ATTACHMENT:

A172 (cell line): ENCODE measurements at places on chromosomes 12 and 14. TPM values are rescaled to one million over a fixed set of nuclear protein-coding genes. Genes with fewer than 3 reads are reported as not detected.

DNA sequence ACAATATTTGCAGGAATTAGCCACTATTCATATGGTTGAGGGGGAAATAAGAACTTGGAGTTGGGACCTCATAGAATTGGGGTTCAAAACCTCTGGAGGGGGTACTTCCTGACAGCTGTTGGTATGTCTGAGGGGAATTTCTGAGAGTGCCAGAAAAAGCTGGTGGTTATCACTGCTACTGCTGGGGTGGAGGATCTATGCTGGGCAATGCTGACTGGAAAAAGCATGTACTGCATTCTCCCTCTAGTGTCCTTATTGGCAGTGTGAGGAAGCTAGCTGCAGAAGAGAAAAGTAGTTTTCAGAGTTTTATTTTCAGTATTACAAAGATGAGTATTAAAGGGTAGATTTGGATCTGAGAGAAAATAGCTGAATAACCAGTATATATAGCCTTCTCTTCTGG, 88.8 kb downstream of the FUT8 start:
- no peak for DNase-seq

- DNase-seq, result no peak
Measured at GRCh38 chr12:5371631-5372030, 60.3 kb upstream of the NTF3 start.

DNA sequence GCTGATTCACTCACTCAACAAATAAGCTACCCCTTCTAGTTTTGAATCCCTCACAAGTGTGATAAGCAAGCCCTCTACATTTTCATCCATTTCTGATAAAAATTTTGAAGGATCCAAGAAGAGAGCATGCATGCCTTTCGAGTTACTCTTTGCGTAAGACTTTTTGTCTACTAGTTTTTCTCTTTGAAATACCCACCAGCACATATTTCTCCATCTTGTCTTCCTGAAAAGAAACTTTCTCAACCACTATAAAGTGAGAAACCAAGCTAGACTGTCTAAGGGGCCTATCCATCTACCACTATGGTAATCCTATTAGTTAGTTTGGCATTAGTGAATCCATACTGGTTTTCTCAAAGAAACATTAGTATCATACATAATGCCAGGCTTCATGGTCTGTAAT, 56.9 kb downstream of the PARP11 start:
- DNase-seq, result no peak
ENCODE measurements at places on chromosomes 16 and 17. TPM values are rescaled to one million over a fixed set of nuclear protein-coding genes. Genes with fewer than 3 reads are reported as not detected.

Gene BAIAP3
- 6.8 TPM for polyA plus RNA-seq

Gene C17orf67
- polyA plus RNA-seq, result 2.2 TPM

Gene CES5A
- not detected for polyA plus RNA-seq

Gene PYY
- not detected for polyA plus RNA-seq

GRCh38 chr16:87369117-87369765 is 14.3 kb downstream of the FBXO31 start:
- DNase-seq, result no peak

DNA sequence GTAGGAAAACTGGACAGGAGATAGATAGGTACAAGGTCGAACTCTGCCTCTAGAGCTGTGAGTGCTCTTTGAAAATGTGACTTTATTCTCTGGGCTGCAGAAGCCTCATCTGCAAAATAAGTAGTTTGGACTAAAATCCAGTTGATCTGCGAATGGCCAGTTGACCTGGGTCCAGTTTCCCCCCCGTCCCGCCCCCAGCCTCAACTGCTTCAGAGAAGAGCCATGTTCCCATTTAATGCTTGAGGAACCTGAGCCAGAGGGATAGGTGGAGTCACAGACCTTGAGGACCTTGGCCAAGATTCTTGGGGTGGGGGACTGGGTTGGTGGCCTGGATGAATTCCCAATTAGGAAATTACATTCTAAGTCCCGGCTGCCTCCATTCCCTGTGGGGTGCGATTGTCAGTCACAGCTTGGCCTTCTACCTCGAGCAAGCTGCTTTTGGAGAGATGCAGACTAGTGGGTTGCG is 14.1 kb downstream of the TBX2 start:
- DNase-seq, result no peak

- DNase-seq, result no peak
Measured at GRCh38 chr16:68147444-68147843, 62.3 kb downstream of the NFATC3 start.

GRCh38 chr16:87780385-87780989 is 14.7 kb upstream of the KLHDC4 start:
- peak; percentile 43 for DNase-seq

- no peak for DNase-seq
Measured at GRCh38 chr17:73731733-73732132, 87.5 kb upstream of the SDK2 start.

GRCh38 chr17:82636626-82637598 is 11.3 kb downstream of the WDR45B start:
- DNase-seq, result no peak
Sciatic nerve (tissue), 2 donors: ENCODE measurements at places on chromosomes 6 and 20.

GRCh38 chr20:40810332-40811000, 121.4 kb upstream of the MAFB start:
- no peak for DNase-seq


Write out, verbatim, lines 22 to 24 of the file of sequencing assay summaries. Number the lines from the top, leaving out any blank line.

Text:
Measured at GRCh38 chr16:68147444-68147843, 62.3 kb downstream of the NFATC3 start.

GRCh38 chr16:87780385-87780989 is 14.7 kb upstream of the KLHDC4 start:
- peak; percentile 43 for DNase-seq